Child­hood brain tu­mor sur­vivors may have mem­ory trou­bles

Daily Trust - - HEALTH -

Adult sur­vivors of child­hood brain tu­mors ap­pear to have worse work­ing mem­ory than other adults, a small study finds.

Re­searchers tested 17 adult sur­vivors of pe­di­atric brain tu­mors in the pos­te­rior fossa part of the brain. Then they tested a con­trol group of 17 healthy adults. The brain tu­mor sur­vivors scored sig­nif­i­cantly lower on tests of work­ing mem­ory, the study found.

Work­ing mem­ory is the abil­ity to re­tain and use in­for­ma­tion for short pe­ri­ods of time. The re­searchers said work­ing mem­ory is an im­por­tant com­po­nent of higher-level think­ing.

Brain scans showed that dif­fer­ent ar­eas of the brain ap­peared to “ac­ti­vate” more in brain tu­mor sur­vivors dur­ing a ver­bal work­ing mem­ory task com­pared to healthy adults. In­creased ac­ti­va­tion in those ar­eas was linked to worse per­for­mance on more de­mand­ing work­ing mem­ory tasks, the re­searchers said.

“Our goal was to iden­tify the neu­ral mech­a­nisms un­der­ly­ing work­ing mem­ory dif­fi­culty in adult sur­vivors of child­hood brain tu­mors,” Tricia King, an as­so­ciate pro­fes­sor of psy­chol­ogy and neu­ro­science at Ge­or­gia State Univer­sity, said in a univer­sity news re­lease.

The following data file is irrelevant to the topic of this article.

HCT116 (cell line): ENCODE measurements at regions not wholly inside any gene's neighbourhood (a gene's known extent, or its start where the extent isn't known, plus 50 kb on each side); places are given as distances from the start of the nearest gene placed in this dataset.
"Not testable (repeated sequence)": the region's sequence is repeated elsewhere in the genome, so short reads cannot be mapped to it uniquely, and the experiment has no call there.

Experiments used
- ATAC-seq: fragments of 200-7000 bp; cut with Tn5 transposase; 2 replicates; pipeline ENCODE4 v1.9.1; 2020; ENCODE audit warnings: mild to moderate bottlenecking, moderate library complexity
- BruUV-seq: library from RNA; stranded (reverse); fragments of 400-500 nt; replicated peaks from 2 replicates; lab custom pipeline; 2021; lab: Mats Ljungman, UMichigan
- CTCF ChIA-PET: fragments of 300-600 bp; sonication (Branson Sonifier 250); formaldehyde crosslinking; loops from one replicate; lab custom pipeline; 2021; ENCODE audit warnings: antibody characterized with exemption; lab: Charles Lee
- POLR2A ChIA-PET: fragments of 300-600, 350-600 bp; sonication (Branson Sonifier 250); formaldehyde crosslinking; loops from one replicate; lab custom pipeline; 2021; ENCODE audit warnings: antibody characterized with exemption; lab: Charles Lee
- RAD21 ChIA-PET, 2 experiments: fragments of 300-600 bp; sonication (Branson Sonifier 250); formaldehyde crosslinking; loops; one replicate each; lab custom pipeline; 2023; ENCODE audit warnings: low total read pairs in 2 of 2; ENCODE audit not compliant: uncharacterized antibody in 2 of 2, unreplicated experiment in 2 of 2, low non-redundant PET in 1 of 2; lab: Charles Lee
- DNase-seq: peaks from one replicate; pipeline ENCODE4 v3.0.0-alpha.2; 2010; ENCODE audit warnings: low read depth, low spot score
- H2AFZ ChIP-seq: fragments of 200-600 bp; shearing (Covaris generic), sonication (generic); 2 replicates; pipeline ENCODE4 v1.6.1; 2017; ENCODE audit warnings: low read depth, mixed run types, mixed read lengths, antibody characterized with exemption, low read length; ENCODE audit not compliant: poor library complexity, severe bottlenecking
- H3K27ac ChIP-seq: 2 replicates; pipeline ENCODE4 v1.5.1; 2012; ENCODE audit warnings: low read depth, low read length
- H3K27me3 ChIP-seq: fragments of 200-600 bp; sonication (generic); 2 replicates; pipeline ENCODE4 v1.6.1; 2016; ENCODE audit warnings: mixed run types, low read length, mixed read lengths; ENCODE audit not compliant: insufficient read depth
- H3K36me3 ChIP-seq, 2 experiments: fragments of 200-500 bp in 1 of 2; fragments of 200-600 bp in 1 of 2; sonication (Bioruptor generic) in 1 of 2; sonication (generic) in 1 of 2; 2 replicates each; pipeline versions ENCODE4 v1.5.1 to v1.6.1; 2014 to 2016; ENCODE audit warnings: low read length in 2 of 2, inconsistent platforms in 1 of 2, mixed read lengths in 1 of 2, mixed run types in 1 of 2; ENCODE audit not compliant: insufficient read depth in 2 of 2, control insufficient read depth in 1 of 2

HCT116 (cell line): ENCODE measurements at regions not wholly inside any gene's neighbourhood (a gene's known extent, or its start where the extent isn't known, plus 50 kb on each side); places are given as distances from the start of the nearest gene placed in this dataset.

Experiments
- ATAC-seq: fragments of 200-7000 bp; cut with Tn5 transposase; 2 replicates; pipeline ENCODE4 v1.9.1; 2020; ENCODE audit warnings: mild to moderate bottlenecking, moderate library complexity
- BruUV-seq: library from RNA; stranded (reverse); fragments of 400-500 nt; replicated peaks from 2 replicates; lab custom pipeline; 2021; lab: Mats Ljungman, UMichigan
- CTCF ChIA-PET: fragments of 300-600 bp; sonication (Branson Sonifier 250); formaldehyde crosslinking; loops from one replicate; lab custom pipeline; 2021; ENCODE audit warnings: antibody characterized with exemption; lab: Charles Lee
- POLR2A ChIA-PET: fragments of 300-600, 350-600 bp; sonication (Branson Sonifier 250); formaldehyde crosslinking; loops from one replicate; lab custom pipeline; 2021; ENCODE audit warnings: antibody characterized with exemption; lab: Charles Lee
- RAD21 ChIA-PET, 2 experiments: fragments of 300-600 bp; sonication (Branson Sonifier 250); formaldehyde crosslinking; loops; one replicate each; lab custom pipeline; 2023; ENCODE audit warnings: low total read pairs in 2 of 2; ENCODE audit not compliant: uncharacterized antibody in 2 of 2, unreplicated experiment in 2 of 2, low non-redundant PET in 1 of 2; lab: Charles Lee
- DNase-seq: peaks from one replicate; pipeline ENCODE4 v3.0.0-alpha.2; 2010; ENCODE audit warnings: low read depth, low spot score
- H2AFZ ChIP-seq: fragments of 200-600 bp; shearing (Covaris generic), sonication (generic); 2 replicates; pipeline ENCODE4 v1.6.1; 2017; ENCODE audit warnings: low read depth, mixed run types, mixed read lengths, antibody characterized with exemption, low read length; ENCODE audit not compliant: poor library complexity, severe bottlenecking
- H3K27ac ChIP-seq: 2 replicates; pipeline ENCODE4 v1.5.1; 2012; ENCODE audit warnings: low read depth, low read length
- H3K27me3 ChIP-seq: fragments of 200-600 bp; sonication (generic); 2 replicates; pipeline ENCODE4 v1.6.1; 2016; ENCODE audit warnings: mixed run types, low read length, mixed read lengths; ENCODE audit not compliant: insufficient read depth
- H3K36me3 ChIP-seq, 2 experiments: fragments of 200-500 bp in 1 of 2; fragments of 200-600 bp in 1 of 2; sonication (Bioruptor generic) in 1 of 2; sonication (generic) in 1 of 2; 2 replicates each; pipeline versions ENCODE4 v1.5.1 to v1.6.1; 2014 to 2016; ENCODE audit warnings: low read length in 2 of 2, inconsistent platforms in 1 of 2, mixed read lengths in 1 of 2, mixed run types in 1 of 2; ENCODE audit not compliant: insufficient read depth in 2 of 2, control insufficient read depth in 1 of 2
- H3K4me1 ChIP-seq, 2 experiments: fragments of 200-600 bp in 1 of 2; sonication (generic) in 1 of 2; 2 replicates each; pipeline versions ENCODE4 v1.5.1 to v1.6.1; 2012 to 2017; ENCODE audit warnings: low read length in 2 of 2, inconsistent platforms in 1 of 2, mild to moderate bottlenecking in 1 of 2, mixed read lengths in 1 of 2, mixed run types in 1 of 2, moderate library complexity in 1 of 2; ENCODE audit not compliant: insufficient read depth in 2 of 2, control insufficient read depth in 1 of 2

King said their find­ings showed that the brains of the adult sur­vivors needed to use ad­di­tional ar­eas of the brain, such as the pre­frontal lobe, when there were greater de­mands for work­ing mem­ory.

“This in­creased pre­frontal ac­ti­va­tion is as­so­ci­ated with lower work­ing mem­ory per­for­mance,” she said.

The find­ings could help im­prove un­der­stand­ing of work­ing mem­ory prob­lems in child­hood brain tu­mor sur­vivors and lead to im­proved treat­ment, ac­cord­ing to the re­searchers.

The study was pub­lished re­cently in the Jour­nal of the In­ter­na­tional Neu­ropsy­cho­log­i­cal So­ci­ety.

Work­ing mem­ory prob­lems are com­mon in other brain dis­or­ders, such as schizophre­nia, mul­ti­ple scle­ro­sis and trau­matic brain in­jury, the re­searchers said.

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